FOUR years ago, when I started university in France, I took three months to open my bank account.
This was in part due to my faltering French, which made communication difficult. But it was also because my bank representative took days to reply.
She never replied on weekends – because French law protects her right to ignore work e-mails after office hours.
When I landed on French soil in August 2016, the El Khomri law – named after the labour minister at that time – providing French workers with the right to disconnect had just been enacted.
The law calls on companies to regulate the use of electronic devices for work and to respect their employees’ personal and family time. There are no provisions on how companies should provide their employees with the right to disconnect, except that companies with more than 50 employees must devise a charter for this purpose.
In Singapore, the issue is being discussed now, at a time when the boundaries between home and work have blurred as many employees work from home amid the global pandemic.
On Oct 14, labour MP Melvin Yong said that a “Right to Disconnect” law would help employees have protected time to rest and recharge. He was speaking in Parliament during the debate on the Government’s strategy to emerge stronger from the Covid-19 pandemic.
He also raised the need for workplaces to help employees facing burnout. Last week, a tripartite advisory on mental health was issued, spelling out guidelines for employers and resources for employees.
However, even if the right to disconnect is legislated, it may be harder for younger Singaporeans to unplug.
I regularly see young people on the MRT typing furiously on their laptops as they commute to and from work. An acquaintance posted a photo of herself replying to work messages while climbing the stairs to her barre studio after office hours.
Another friend’s colleague brought his work laptop when they went hiking one Saturday – in case he had to reply to e-mails.
Perhaps it is harder for my generation, the Zoomers – those born in the late 1990s and early 2000s – to disconnect from work, due to the proliferation of work channels in this day and age.
I am a Zoomer in another sense too: I use popular videoconferencing software Zoom – and also Microsoft Teams, Google Meet and Alibaba’s DingTalk -– to talk to my bosses and interviewees.
The proliferation of these “work-related social media” channels creates pressure to maintain visibility across all these platforms, noted Prof Lim Sun Sun, who is head of humanities, arts and social sciences at the Singapore University of Technology and Design.
Setting the right expectations on how responsive employees need to be on such platforms has to be done from the top.
Said Prof Lim: “Senior and middle management need to lead by example. For instance, you can send an e-mail on Sunday but make it clear that you don’t expect an immediate response.”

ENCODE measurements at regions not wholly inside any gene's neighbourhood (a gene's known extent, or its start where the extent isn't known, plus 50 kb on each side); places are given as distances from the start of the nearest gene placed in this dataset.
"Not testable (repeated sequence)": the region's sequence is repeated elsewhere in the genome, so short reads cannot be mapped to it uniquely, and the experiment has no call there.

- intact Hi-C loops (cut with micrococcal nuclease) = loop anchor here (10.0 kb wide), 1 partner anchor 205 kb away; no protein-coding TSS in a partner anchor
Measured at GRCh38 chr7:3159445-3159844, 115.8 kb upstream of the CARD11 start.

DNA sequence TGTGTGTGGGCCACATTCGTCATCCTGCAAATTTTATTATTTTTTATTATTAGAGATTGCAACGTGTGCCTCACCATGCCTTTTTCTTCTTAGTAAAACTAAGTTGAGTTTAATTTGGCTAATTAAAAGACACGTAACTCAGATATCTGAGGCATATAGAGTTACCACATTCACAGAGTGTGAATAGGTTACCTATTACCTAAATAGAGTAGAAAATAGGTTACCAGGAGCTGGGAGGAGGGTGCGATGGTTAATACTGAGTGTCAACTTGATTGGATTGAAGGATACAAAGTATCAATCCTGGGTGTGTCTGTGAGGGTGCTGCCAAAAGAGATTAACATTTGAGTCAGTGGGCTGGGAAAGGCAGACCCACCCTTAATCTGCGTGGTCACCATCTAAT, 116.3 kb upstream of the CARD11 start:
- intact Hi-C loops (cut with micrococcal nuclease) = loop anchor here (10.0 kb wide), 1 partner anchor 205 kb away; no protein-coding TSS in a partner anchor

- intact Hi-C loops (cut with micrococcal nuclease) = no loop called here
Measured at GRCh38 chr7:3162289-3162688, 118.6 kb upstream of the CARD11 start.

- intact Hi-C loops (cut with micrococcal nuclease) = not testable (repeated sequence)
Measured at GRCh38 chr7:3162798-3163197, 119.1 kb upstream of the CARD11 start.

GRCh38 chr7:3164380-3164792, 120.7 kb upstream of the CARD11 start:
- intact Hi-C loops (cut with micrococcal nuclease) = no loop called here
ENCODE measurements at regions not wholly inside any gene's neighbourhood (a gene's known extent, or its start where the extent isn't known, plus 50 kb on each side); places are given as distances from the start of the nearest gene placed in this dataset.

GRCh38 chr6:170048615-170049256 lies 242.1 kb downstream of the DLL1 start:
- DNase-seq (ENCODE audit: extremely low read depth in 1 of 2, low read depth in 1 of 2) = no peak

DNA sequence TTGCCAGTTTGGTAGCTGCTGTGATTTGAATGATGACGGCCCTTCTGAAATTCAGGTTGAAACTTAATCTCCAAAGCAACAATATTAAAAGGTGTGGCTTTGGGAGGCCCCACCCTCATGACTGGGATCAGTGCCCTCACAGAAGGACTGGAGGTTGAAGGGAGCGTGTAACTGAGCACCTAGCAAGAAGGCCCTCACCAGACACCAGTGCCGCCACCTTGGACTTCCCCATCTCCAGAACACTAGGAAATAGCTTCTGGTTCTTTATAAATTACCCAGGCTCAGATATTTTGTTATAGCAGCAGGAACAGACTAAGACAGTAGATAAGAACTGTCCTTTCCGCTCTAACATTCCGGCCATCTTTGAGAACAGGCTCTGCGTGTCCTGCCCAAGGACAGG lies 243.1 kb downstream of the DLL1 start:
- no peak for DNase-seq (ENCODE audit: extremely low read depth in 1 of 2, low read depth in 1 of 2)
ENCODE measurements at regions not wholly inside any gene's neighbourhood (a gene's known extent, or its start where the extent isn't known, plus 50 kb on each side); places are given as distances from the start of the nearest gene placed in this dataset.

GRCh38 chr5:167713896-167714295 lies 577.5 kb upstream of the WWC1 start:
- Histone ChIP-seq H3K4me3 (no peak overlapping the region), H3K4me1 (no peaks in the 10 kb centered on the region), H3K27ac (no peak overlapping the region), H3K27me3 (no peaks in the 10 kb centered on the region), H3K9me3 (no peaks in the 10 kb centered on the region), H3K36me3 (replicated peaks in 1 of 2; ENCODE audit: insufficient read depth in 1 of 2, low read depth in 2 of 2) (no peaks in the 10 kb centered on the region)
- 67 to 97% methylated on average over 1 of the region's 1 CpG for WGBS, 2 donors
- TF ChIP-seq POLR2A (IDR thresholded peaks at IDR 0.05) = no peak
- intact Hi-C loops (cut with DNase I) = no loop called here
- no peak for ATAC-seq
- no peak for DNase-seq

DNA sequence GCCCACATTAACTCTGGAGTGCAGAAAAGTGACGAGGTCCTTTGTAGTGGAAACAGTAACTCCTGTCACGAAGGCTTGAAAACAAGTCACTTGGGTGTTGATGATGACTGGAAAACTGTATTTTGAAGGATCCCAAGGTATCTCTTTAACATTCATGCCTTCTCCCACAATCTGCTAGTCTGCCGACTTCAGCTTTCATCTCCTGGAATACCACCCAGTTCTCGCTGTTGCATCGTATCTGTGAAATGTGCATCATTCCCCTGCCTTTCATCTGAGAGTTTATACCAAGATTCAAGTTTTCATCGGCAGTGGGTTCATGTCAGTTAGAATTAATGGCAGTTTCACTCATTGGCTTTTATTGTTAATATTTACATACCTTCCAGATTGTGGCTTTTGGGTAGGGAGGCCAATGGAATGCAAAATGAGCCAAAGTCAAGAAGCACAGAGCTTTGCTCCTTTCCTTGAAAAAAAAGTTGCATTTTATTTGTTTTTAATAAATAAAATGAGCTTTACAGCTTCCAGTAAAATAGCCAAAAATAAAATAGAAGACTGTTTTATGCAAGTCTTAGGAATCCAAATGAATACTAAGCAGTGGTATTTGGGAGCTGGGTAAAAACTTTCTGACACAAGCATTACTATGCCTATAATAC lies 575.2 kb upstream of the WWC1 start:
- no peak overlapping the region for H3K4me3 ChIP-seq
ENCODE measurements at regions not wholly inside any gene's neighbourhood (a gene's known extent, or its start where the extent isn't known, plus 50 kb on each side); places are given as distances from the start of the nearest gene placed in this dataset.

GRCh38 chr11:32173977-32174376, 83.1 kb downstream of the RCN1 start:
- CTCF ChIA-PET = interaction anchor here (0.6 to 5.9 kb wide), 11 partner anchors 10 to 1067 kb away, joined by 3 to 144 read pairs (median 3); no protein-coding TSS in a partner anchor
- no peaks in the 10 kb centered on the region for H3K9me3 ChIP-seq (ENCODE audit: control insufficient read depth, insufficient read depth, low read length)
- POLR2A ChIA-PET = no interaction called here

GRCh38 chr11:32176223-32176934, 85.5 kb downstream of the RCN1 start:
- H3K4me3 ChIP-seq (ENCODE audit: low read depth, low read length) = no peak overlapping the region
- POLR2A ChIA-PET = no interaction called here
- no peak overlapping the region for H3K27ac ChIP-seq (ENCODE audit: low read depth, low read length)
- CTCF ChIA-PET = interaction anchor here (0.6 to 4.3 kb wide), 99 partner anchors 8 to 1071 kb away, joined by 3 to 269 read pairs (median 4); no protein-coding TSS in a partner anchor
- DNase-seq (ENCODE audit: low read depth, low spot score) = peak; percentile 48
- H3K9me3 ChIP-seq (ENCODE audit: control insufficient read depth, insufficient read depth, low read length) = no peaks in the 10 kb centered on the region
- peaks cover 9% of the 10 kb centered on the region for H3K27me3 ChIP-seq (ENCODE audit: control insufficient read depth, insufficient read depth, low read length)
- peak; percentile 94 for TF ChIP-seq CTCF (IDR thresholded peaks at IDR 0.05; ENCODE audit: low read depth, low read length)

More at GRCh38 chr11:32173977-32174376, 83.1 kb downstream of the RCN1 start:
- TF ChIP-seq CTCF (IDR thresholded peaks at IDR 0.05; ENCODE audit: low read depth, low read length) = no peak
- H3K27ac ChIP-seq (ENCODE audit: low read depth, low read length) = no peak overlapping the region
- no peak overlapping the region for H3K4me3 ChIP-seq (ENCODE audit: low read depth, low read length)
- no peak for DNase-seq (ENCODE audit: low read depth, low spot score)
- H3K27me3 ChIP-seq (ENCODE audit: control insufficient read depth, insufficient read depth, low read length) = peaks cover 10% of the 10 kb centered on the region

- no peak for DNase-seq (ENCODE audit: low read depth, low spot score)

While a “Right to Disconnect” Bill has yet to be passed, I know small, incremental steps can be taken in this direction.
My editors at The Straits Times sometimes assign me stories before I start work, but they do add caveats in their e-mails, making it clear that I need to work on them only when my shift starts.
For such assignments, I usually get notified over e-mail and not via the newsroom’s Google Hangouts chat function, which is more intrusive.
But perhaps the willingness to disconnect must also come from within. As a breaking news reporter, I do admit that when I see a message or push notification for work, my first instinct is to snap into action.
Over time, I have learnt to distinguish between stories for immediate reporting and those which I have been tasked with in advance, because they require a longer lead time to complete.
It may be hard for digital natives to quit the habit of being connected. But it is worth the effort because the uninterrupted rest afforded to workers may boost their mental health while helping them avoid burnout.
Employers benefit too.
“The younger generation often place work-life balance high on their priority list when looking for a new employer, and having a well-rested, engaged and happy workforce benefits the organisation in many ways too, ” said Tricia Tan, human resources director (South-east Asia) at recruitment agency Robert Walters.
Of course any Right to Disconnect law has to make allowances for fields such as medicine, where delays can be a matter of life or death.
Tan added that those in global or regional roles may also have to work around the clock, as they liaise with counterparts in different time zones.
Despite these challenges, maintaining the right to disconnect boils down to having “basic mutual respect” between employers and employees, with both parties understanding that “people have a life outside of work”, she said.
As for me, one of my biggest work-related fears is that I will fall asleep on the job – after I finish writing my story, but before it is edited and cleared. I shudder at being labelled an irresponsible and lazy reporter.
However, I have been reassured by more than one colleague that if I am needed to check a story, they can simply call me. Maybe that is why my anxiety has subsided and I no longer hear the phantom beeps signalling I have unread messages, which I used to hear when I first joined the newsroom.
If it is possible to set boundaries for how and when to be contacted in the newsroom, where deadlines are on an hourly basis, it gives me hope that Singaporeans can learn to switch off from work when we have the opportunity to do so. — The Straits Times/ANN
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